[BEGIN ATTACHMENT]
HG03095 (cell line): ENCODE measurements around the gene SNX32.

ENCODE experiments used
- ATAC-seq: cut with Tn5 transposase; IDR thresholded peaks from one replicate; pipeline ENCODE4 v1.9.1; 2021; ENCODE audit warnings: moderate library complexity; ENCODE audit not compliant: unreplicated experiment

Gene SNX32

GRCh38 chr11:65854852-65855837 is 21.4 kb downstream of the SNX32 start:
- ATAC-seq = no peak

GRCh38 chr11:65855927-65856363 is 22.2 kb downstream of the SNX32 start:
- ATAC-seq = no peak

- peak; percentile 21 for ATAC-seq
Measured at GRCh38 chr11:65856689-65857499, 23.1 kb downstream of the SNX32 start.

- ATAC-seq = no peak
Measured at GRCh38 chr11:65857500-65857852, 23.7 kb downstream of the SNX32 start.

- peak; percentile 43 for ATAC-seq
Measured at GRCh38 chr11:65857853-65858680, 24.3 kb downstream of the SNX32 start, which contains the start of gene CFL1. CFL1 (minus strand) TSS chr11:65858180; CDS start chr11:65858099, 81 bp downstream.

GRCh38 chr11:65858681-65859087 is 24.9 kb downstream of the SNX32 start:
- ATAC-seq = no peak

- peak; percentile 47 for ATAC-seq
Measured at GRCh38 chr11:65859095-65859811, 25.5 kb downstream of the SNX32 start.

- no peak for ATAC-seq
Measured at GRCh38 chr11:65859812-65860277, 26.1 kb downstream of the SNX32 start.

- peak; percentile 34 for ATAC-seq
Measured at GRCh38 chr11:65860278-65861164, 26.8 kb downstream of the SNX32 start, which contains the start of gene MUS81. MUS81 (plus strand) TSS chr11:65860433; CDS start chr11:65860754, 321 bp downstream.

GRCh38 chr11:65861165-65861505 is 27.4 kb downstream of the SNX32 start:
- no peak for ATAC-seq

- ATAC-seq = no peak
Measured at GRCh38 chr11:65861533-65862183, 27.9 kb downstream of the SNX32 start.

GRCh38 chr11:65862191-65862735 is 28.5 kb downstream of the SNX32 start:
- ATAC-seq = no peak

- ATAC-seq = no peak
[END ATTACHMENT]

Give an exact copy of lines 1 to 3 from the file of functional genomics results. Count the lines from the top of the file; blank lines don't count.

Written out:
HG03095 (cell line): ENCODE measurements around the gene SNX32.

ENCODE experiments used
- ATAC-seq: cut with Tn5 transposase; IDR thresholded peaks from one replicate; pipeline ENCODE4 v1.9.1; 2021; ENCODE audit warnings: moderate library complexity; ENCODE audit not compliant: unreplicated experiment